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Boy, 10, allegedly kills dad over sex abuse


Andrew Tilghman and Kevin Moran
Houston Chronicle
Aug. 31, 2004 10:17 AM

HOUSTON - Sexual abuse by his father and an increased dosage of Prozac may have helped drive a 10-year-old boy to shoot and kill his father last week, the boy's mother and attorney contend.

"My son is not a homicidal maniac," said Deborah Geisler. "I knew my son was angry with his father, but I never thought my son would see this as a way to handle the hopeless situation he thought he was in."

But the attorney who represented Dr. Rick Lohstroh during a bitter divorce denied the abuse allegations.

Lohstroh, a 41-year-old emergency-room doctor, was shot in the back Friday when he went to pick up his two sons at their mother's home.

Police say the 10-year-old boy climbed into the back of his father's sport utility vehicle, fired a pistol several times through the back of the driver's seat and then ran back inside the home.

Juvenile Court Judge Beverly Malazzo on Monday rejected a request from Geisler that he be released into her custody. The judge ordered that the boy, whose name is not being released because of his age, remain in a juvenile detention facility at least until a hearing on Sept. 13.

A psychiatrist prescribed Prozac for the boy in early August after he was diagnosed as suffering from depression and anxiety, his mother said Sunday. He started with a 10-milligram dose and gradually moved to higher doses, she said.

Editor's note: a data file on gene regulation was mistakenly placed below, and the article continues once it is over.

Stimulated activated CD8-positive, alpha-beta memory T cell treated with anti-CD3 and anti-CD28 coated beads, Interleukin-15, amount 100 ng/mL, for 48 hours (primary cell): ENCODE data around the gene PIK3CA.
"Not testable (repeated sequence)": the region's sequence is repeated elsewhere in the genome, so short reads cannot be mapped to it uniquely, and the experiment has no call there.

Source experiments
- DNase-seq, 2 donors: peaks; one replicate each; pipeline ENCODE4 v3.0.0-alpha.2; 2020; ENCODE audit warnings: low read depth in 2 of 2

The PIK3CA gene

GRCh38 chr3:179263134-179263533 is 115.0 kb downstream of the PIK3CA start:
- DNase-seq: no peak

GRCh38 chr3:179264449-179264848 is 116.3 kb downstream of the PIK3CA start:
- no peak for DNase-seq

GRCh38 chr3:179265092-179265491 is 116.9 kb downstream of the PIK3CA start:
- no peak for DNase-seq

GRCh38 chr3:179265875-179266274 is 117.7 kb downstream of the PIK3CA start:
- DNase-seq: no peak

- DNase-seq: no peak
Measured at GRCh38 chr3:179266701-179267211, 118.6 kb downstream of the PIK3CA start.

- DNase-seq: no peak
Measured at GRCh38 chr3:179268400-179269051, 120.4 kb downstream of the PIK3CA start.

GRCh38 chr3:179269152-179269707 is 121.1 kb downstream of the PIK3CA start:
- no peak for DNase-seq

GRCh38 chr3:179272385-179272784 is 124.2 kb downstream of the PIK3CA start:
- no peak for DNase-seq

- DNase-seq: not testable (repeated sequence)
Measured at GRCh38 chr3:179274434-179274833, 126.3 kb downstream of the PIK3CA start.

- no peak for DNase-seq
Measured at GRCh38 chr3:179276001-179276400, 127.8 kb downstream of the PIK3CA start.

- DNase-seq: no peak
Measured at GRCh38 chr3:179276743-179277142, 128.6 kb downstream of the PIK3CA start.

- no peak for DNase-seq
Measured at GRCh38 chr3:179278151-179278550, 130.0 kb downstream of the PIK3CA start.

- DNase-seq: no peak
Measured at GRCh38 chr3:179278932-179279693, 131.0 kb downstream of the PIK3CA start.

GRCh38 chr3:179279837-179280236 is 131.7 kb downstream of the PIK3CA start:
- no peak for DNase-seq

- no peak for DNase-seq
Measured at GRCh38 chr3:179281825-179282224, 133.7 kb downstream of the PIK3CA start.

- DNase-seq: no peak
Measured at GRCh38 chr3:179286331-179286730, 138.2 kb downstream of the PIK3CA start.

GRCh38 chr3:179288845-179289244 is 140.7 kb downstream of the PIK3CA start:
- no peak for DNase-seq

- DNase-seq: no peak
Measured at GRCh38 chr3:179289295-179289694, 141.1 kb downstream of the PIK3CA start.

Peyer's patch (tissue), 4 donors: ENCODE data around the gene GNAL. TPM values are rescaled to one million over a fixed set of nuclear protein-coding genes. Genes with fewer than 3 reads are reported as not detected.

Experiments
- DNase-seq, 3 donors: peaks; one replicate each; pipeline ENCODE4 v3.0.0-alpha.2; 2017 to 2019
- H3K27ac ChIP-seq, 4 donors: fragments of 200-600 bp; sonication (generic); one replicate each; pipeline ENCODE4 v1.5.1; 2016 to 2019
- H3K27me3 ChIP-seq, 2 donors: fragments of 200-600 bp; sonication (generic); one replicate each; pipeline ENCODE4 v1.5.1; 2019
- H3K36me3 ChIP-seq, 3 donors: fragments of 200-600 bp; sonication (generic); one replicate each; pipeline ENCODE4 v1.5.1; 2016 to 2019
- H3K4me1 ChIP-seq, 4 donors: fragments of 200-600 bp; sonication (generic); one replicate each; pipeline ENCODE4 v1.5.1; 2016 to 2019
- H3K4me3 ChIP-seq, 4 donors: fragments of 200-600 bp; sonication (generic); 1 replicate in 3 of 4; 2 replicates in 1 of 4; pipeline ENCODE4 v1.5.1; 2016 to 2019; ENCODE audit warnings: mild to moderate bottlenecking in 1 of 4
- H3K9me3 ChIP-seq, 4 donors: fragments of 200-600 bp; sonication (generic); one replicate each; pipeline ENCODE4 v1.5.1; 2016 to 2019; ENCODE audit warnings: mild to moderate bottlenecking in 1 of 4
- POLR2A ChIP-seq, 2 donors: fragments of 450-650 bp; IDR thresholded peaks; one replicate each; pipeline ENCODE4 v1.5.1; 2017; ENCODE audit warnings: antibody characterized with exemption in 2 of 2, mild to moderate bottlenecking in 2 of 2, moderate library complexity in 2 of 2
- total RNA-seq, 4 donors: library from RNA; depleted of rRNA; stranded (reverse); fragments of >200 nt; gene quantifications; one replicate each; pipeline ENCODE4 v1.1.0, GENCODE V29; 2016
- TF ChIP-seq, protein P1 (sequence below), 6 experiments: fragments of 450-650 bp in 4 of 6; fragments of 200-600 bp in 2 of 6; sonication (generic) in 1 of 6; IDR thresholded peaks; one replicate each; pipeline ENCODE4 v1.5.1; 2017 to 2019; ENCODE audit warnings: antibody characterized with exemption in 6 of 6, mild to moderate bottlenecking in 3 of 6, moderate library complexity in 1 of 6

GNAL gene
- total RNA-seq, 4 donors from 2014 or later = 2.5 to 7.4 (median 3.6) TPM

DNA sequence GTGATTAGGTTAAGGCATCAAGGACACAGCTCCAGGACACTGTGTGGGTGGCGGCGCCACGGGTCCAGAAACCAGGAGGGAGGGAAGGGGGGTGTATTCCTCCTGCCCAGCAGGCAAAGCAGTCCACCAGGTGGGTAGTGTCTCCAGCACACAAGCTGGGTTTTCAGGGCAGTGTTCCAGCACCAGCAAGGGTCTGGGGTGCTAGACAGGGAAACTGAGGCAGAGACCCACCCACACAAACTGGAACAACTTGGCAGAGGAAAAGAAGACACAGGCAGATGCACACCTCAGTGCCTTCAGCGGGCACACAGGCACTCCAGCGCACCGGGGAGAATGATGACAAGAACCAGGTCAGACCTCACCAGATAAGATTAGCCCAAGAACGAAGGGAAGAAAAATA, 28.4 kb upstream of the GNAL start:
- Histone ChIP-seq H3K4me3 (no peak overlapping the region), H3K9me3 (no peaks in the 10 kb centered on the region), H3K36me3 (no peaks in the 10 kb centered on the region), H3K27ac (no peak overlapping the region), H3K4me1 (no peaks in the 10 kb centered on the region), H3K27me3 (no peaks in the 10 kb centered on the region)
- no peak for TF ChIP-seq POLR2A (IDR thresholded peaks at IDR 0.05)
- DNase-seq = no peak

The week before the shooting, Geisler said, the boy started taking a once-a-week, time-release dosage of 90 milligrams. He took his second 90-milligram pill just hours before the shooting, she said.

The sexual abuse allegations could be central to the juvenile court case ahead, a lawyer for the 10-year-old said.

"I firmly believe this young man was a victim of physical and sexual abuse," said attorney Chris Tritico. "We are going to be doing some investigation, putting together evidence for the next detention hearing."

Tritico said he also is looking into the possible impact of the medication.

But Lohstroh's attorney, Kathleen Collins, adamantly denied allegations of abuse.

Lohstroh and his wife finalized a contentious divorce in May 2003 and had joint custody of the children. Geisler, 45, is a nurse.

Child Protective Services has a history of involvement with the family, but that information is confidential because the state never took custody of the children and no criminal charges were filed, said CPS spokeswoman Estella Olguin.

CPS reports are not public documents but would be made available to the judge who granted the parents joint custody.

Harris County sheriff's detectives are still investigating how the 10-year-old got the gun.

Geisler said the boy may have placed the Beretta semiautomatic pistol in his backpack before leaving the house to get into his father's vehicle.

The gun had been kept locked in its case, along with an ammunition clip, in a closet in her room, Geisler said. She said she thought it was a .40-caliber weapon, but she was not sure.

"It was stored, unloaded and locked," Geisler said. "The clip was out of it."

She said she bought it after her divorce because "it just made me feel safer." Her two sons were with her when she bought it, she said, but she did not know whether her older son knew where she kept it.

Assistant District Attorney Helen Jackson said she urged the juvenile court judge to keep the boy in a detention center because of the seriousness of the incident.

She said the district attorney's office will continue investigating to determine whether to file charges in juvenile court.

Under Texas law, children under 14 cannot be certified for trial as adults in criminal court.

Many juveniles are sentenced to incarceration with the Texas Youth Commission and released on their 18th birthdays. But even after reaching that point, Geisler's son could face up to 40 years in adult prison if he is convicted of murder and prosecutors seek to have him sentenced as an adult.

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